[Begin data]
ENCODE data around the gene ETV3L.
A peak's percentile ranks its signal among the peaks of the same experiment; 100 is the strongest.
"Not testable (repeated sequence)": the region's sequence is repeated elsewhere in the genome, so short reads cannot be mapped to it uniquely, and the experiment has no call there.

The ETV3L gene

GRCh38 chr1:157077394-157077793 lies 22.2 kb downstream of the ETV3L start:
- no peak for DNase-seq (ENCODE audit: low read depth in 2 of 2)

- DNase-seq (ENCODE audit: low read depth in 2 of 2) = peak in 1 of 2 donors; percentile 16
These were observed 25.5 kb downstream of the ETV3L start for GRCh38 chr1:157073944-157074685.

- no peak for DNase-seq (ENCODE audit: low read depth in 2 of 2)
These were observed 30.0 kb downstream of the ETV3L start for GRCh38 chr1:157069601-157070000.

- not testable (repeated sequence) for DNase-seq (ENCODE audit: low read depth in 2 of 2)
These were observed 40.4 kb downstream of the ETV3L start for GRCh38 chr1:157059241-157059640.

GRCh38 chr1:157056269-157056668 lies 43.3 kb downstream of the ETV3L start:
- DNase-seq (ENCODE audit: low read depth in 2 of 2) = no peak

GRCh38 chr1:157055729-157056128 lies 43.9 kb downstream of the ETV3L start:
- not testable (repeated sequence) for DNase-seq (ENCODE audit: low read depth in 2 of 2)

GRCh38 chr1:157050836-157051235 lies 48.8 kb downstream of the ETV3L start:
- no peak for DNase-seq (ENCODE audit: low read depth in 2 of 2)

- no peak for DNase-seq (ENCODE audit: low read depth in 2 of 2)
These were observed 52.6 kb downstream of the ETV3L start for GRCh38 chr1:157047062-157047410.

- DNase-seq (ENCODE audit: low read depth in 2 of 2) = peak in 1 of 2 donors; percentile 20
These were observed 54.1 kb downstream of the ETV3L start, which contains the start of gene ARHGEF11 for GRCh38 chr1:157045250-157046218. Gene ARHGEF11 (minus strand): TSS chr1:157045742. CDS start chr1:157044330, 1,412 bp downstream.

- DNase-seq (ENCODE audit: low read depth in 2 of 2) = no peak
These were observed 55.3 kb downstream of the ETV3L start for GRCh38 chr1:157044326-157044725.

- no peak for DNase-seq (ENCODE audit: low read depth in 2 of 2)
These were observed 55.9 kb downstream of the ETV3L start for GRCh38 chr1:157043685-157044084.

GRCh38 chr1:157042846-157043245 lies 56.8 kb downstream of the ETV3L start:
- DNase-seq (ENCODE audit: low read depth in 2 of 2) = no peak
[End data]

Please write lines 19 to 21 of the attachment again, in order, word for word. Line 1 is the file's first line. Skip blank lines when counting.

- no peak for DNase-seq (ENCODE audit: low read depth in 2 of 2)
These were observed 52.6 kb downstream of the ETV3L start for GRCh38 chr1:157047062-157047410.

- DNase-seq (ENCODE audit: low read depth in 2 of 2) = peak in 1 of 2 donors; percentile 20